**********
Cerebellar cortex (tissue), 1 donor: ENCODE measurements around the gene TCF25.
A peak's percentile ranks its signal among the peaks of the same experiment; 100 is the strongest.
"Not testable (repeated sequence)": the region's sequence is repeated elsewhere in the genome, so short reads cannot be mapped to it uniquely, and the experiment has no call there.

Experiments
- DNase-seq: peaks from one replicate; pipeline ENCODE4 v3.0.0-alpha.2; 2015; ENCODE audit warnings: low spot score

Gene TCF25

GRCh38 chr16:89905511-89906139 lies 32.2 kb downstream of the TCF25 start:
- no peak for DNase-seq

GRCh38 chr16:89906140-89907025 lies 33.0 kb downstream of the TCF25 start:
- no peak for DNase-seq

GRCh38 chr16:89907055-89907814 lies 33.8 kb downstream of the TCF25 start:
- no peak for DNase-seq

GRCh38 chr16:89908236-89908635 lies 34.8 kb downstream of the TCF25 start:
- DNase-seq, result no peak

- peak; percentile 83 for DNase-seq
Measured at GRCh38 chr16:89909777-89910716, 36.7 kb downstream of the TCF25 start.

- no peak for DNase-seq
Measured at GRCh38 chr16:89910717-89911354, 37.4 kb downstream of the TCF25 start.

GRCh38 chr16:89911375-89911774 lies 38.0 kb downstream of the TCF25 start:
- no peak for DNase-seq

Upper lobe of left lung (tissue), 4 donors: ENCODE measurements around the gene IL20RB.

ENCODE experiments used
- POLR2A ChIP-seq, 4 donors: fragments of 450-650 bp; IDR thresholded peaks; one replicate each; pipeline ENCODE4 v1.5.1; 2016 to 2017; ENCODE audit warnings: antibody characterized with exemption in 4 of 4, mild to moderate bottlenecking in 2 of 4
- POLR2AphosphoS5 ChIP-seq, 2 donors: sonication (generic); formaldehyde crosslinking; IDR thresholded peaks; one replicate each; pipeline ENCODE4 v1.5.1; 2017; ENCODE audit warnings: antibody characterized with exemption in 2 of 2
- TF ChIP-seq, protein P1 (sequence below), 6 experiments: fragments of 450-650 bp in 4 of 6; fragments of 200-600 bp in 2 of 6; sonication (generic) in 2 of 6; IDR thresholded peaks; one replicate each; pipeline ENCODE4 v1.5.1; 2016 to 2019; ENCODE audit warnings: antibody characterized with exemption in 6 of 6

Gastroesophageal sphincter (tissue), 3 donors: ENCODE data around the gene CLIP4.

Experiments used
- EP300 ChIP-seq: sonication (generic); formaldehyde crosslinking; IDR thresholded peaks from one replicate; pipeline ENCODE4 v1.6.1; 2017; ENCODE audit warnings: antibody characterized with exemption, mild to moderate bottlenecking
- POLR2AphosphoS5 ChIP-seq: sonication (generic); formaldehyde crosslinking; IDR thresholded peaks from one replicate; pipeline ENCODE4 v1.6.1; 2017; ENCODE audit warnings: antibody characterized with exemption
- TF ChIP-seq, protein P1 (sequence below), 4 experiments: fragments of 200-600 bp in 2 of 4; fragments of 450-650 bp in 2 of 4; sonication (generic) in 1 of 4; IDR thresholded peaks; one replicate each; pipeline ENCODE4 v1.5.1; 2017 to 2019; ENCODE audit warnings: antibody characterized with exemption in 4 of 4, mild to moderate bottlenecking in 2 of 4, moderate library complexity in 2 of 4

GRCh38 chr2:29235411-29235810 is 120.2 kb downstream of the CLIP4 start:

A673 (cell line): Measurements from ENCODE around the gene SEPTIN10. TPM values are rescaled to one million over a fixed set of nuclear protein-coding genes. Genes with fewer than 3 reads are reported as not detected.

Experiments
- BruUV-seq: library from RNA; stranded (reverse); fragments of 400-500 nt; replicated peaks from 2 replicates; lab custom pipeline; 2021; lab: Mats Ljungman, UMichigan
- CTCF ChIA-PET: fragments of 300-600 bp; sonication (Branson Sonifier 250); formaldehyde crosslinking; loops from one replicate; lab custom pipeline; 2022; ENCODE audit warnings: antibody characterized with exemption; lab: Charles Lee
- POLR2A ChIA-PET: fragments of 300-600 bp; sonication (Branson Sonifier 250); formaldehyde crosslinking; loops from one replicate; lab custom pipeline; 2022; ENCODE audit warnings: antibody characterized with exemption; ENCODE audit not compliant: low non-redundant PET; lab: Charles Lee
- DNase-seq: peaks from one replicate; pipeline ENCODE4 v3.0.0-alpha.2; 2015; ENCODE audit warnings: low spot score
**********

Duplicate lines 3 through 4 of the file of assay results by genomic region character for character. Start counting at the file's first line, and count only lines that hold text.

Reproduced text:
"Not testable (repeated sequence)": the region's sequence is repeated elsewhere in the genome, so short reads cannot be mapped to it uniquely, and the experiment has no call there.

Experiments